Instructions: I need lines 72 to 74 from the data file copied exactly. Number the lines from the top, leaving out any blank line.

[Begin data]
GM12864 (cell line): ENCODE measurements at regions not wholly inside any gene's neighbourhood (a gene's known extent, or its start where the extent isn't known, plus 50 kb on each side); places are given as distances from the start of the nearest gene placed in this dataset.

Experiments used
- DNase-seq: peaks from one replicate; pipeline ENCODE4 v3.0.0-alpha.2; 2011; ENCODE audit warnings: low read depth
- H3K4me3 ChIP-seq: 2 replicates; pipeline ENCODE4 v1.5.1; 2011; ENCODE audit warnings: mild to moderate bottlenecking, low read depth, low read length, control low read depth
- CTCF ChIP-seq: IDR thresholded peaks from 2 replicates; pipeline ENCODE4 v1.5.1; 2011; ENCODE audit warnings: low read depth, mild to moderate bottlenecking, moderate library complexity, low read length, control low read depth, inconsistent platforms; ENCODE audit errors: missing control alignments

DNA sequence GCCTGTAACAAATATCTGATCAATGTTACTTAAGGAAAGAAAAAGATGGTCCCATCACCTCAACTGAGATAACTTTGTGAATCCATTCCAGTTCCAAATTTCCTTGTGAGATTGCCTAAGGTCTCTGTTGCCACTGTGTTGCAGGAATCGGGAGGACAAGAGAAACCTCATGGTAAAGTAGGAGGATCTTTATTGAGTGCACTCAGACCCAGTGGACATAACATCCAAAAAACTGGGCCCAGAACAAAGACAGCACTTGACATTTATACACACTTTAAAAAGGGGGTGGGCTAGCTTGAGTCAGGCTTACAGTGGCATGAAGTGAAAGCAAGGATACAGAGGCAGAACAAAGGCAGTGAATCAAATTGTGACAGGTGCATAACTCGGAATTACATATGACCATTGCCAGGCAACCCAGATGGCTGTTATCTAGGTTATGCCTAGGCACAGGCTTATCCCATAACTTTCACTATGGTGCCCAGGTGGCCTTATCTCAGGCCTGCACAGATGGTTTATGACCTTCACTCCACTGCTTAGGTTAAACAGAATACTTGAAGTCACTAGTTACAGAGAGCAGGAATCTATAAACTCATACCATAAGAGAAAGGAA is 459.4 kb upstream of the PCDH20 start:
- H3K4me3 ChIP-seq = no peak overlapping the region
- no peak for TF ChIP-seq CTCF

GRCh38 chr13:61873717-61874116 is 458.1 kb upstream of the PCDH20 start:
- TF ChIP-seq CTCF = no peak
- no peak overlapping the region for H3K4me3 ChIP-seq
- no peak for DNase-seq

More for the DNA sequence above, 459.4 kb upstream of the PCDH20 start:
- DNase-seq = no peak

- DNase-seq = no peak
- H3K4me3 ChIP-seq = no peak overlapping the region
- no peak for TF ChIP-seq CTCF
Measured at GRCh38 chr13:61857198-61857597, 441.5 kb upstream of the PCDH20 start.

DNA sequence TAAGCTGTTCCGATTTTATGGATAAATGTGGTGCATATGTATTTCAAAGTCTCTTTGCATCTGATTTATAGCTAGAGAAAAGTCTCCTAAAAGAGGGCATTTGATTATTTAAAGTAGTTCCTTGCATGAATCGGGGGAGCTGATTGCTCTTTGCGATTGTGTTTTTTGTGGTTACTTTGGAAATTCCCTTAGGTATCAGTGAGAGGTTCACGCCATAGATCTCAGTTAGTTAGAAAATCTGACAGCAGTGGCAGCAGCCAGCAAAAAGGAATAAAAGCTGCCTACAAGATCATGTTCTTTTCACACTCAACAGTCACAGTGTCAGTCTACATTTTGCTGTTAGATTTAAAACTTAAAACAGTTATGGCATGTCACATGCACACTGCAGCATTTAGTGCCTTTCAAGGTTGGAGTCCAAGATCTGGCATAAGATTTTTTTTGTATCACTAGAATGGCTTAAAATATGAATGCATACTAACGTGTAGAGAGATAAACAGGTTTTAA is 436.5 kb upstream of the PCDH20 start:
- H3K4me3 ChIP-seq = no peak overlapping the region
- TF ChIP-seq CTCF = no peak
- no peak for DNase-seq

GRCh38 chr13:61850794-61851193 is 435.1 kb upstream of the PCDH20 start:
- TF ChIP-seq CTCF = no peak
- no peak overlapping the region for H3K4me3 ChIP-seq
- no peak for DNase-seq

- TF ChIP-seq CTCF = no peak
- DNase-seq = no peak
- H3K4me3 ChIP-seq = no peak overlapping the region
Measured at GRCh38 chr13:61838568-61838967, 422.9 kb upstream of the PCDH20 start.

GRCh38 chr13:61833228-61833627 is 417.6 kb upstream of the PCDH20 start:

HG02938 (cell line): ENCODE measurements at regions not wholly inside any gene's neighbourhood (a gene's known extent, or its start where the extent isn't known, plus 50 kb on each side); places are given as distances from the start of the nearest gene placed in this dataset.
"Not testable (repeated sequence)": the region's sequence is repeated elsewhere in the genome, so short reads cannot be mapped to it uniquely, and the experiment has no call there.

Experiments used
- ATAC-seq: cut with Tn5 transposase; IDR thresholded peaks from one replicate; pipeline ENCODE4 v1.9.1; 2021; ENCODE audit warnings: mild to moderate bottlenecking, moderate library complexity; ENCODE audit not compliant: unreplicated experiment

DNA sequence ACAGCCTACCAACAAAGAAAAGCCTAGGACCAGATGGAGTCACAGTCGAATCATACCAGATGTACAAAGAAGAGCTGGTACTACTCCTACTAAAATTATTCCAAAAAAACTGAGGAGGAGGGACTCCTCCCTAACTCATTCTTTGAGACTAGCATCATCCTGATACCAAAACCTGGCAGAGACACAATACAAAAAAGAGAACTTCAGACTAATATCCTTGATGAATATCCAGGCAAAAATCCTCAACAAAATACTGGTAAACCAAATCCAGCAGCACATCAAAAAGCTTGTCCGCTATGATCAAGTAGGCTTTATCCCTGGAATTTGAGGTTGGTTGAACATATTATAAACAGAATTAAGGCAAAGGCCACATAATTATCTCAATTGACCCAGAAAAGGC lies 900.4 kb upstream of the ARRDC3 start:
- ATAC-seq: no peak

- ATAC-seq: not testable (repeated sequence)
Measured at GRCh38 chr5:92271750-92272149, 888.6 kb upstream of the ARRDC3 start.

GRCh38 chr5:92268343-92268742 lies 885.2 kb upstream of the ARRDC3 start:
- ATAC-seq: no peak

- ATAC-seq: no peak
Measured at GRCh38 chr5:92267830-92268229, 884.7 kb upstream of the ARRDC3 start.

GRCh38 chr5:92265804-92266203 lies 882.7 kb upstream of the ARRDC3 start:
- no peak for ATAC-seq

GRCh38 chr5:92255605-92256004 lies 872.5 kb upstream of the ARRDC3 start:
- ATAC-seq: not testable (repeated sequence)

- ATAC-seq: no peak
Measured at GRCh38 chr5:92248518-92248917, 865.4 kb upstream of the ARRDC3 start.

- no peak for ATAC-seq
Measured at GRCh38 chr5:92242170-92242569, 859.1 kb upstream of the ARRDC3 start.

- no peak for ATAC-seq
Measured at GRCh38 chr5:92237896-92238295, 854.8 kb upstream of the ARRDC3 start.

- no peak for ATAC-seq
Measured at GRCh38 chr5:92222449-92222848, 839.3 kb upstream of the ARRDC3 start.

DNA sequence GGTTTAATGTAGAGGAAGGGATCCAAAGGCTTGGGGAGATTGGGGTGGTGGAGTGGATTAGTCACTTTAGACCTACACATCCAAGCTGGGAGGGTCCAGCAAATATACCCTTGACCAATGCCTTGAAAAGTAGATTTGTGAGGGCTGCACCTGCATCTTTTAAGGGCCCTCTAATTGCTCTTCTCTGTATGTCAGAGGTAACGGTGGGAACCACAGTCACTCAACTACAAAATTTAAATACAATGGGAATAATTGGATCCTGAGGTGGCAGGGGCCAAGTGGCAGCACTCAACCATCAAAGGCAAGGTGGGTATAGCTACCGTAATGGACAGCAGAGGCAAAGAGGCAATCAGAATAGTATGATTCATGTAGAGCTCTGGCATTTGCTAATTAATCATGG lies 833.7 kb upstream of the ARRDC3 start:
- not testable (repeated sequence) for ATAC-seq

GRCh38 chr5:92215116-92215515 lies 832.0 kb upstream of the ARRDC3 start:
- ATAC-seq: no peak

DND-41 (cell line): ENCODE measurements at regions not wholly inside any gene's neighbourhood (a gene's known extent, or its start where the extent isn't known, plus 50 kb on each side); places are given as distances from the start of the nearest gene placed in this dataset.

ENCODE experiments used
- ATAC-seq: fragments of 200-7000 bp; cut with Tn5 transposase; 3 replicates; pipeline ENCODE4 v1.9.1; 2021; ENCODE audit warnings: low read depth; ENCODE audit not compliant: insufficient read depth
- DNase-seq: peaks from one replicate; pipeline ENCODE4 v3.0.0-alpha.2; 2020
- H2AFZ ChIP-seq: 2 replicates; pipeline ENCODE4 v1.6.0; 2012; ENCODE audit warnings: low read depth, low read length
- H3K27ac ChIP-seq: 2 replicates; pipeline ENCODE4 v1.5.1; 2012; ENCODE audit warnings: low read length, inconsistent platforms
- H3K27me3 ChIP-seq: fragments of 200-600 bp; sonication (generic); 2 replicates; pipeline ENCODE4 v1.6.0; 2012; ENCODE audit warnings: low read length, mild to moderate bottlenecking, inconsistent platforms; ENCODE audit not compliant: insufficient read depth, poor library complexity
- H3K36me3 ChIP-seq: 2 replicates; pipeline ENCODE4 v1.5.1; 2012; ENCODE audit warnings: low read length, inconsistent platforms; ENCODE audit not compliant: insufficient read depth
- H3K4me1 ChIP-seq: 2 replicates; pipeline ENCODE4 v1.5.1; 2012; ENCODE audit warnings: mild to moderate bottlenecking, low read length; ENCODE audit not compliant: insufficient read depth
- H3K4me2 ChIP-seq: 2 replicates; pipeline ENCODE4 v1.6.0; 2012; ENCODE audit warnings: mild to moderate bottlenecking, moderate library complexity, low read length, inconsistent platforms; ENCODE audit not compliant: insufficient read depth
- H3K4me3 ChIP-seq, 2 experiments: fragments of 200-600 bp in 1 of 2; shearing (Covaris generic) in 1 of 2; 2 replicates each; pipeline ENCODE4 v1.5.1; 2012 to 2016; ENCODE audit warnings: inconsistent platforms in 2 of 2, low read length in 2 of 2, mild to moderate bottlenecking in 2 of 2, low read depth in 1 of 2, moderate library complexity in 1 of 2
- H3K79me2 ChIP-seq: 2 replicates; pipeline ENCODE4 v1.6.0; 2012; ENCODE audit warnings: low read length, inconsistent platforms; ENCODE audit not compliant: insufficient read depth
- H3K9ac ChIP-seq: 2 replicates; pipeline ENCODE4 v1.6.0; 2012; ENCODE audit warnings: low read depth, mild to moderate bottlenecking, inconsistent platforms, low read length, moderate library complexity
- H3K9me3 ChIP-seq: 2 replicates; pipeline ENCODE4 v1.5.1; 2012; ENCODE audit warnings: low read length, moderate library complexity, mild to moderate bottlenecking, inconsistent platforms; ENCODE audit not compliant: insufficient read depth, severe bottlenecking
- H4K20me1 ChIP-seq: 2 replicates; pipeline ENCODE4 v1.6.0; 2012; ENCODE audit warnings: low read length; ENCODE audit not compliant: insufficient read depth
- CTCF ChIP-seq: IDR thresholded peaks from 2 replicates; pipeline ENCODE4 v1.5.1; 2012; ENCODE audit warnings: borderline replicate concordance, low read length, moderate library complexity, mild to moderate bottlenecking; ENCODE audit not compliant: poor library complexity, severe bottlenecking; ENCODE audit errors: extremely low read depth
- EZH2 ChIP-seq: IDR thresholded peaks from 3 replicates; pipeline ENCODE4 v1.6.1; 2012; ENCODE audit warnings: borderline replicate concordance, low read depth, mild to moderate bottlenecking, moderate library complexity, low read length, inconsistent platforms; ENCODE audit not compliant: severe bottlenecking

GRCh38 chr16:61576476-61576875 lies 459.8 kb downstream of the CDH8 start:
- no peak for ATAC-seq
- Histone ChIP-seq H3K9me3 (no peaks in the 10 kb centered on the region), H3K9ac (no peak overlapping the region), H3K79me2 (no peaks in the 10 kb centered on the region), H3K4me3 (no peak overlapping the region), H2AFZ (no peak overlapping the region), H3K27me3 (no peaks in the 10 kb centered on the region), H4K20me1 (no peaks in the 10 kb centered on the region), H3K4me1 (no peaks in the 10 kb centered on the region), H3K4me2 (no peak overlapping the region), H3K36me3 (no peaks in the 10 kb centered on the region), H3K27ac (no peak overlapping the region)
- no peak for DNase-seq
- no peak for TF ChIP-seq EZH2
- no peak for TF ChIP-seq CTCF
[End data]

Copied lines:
- H3K9ac ChIP-seq: 2 replicates; pipeline ENCODE4 v1.6.0; 2012; ENCODE audit warnings: low read depth, mild to moderate bottlenecking, inconsistent platforms, low read length, moderate library complexity
- H3K9me3 ChIP-seq: 2 replicates; pipeline ENCODE4 v1.5.1; 2012; ENCODE audit warnings: low read length, moderate library complexity, mild to moderate bottlenecking, inconsistent platforms; ENCODE audit not compliant: insufficient read depth, severe bottlenecking
- H4K20me1 ChIP-seq: 2 replicates; pipeline ENCODE4 v1.6.0; 2012; ENCODE audit warnings: low read length; ENCODE audit not compliant: insufficient read depth